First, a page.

Why the Future Will be Made by Creators, Not Consumers | WIRED

“Megan Smith, Chief Technology Officer of the United States and former Google executive, wants every child to be able to code.  That’s a sweeping but practical vision. If we’re teaching students the languages of letters and numbers to be able to speak, understand, and impact this world — math, science, technology, and code must be part of that knowledge. If we want students to be able to understand the technology that they use every day, then we need to start providing those building blocks from an early age.

The ability to code enables young people to become creators rather than consumers. Students with this creative capacity and technical literacy will hold the power in the future. They are the next generation of entrepreneurs, and, as some teenagers and younger students have shown us, they are already the entrepreneurs of today.

No Coders Left Behind

Countries are starting to realize that mandating coding in the classroom could be the key. This year, England will become the first country to require programming curriculum in their schools, starting from age 5 and going through age 16. In the United States, STEM interest originated from initial consumer attention and has been largely carried along and encouraged by parents who teach their kids and teachers who use engaging online tools. But overall, STEM is still slowly working its way into educational systems.

Bringing STEM into the classroom isn’t just a matter of providing computers and tablets to students or giving teachers a one-day workshop. Often, it introduces a new model to learning, one that focuses on experiential and discovery-based learning.  Take Smith, who credits her own entry into STEM through hands-on projects and experiential learning, despite an early education at a resource-strapped inner city school. As she told The New York Times, the difference back then was that ‘our teachers believed in hands-on active learning — there was a mandatory science fair, which was critical. We just had to do this stuff.’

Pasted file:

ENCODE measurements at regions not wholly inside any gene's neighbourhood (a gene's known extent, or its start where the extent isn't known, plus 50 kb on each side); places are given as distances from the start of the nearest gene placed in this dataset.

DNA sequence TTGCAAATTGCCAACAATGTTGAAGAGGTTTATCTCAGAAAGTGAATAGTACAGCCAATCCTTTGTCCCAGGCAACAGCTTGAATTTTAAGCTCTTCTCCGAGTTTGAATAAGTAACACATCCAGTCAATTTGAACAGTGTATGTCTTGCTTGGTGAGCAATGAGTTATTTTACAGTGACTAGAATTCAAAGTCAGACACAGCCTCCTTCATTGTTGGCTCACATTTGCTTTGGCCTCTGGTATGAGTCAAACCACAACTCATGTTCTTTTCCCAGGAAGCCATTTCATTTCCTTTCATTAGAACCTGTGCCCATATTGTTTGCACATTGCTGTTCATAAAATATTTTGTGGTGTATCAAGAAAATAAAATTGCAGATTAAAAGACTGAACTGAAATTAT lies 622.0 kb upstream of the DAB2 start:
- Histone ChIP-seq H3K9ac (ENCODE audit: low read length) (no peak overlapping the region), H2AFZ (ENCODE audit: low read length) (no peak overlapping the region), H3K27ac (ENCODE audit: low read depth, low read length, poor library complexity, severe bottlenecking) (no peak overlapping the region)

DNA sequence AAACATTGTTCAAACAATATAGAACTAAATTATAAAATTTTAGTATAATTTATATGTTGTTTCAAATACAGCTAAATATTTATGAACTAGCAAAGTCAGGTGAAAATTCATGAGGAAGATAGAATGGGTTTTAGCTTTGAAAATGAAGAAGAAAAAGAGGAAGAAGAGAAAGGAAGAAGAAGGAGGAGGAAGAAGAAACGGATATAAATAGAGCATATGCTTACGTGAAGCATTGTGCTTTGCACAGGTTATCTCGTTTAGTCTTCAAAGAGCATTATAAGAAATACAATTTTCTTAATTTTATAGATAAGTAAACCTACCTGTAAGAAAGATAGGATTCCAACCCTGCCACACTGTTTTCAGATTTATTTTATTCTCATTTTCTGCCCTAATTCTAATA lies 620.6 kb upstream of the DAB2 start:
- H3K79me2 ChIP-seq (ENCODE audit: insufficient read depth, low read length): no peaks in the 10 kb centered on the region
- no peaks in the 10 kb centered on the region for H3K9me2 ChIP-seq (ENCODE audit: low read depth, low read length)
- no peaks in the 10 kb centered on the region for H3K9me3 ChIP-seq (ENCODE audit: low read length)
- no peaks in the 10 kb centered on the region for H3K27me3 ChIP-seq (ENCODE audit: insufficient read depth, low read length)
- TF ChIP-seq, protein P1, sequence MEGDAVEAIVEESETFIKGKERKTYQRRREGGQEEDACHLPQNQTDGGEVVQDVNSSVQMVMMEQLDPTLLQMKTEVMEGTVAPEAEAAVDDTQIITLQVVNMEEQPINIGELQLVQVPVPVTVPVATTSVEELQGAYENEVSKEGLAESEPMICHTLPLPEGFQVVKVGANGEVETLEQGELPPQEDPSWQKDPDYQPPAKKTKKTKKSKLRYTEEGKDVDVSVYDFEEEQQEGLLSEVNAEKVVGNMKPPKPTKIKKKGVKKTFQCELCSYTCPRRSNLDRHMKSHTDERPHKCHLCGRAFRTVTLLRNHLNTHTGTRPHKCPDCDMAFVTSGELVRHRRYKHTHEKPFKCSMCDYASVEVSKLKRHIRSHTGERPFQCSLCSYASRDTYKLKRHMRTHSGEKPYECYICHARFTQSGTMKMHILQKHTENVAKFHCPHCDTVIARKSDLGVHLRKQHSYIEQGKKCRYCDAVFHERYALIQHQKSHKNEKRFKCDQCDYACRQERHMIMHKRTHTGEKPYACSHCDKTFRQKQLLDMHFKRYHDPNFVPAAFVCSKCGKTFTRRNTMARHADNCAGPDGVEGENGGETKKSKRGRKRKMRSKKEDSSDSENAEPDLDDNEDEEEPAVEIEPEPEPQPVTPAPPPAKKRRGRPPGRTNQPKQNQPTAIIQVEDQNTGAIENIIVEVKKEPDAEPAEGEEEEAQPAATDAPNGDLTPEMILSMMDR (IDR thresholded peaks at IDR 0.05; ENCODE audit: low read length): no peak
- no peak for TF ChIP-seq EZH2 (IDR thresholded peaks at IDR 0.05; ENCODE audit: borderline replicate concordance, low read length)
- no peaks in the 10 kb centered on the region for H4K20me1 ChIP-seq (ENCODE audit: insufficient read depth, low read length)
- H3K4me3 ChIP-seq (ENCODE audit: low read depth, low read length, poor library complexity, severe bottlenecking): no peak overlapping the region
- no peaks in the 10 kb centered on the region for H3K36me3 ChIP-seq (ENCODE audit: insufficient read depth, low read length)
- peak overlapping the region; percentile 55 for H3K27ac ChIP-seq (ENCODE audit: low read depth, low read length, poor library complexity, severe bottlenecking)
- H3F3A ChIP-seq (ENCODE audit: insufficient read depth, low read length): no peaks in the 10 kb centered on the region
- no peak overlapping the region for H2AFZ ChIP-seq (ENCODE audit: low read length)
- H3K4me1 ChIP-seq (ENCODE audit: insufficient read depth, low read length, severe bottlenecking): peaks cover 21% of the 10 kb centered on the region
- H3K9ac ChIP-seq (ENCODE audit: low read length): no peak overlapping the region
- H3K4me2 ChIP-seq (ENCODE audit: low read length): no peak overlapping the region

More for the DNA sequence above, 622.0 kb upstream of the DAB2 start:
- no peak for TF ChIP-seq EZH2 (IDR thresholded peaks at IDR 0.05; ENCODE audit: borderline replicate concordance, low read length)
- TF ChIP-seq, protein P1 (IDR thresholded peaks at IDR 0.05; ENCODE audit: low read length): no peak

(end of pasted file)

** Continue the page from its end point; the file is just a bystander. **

Teaching the Teachers

Learning by doing  is what has largely driven the STEM education efforts of after-school projects, community activities, and online tutorials that have tried to fill in the gaps. In order to scale this type of learning to more students, teachers need their own education and training on STEM, so that they can in turn teach in the classroom.

Organizations like the nonprofit Code.org offer free professional development workshops for educators who want to teach coding to students in grades K-5. They’re also bringing coding into school districts, with missions like Smith’s to make coding education available to every child. In 2013, Code.org announced its first Hour of Code awareness campaign, a one-hour introduction to computer science through tutorials that walk students through coding basics and activities, including creative projects producing games, apps, and drawings. (This year’s Hour of Code initiative will take place December 8-14, with corporations taking part a few weeks earlier.)

London-based Makerversity combines learning by doing and teacher training with its learning initiative, Makerversity DIY. By providing both training and lesson plans to teach challenges such as how to transform a webcam into a microscope, Makerversity helps teachers incorporate practical elements into hands-on projects. In a similar approach, Kano has also provided training for teachers as they introduce their computer making kits.

To compete with the rest of the world, we need stronger STEM education for today’s youth. By formally bringing coding into the classroom, and incorporating both learning-by-doing projects and problem-solving activities, we can better prepare our youth to take control of technology, rather than be controlled by it.

Diana Stepner is the VP of Innovation Partnerships and Developer Relations at Pearson.”

via Why the Future Will be Made by Creators, Not Consumers | WIRED.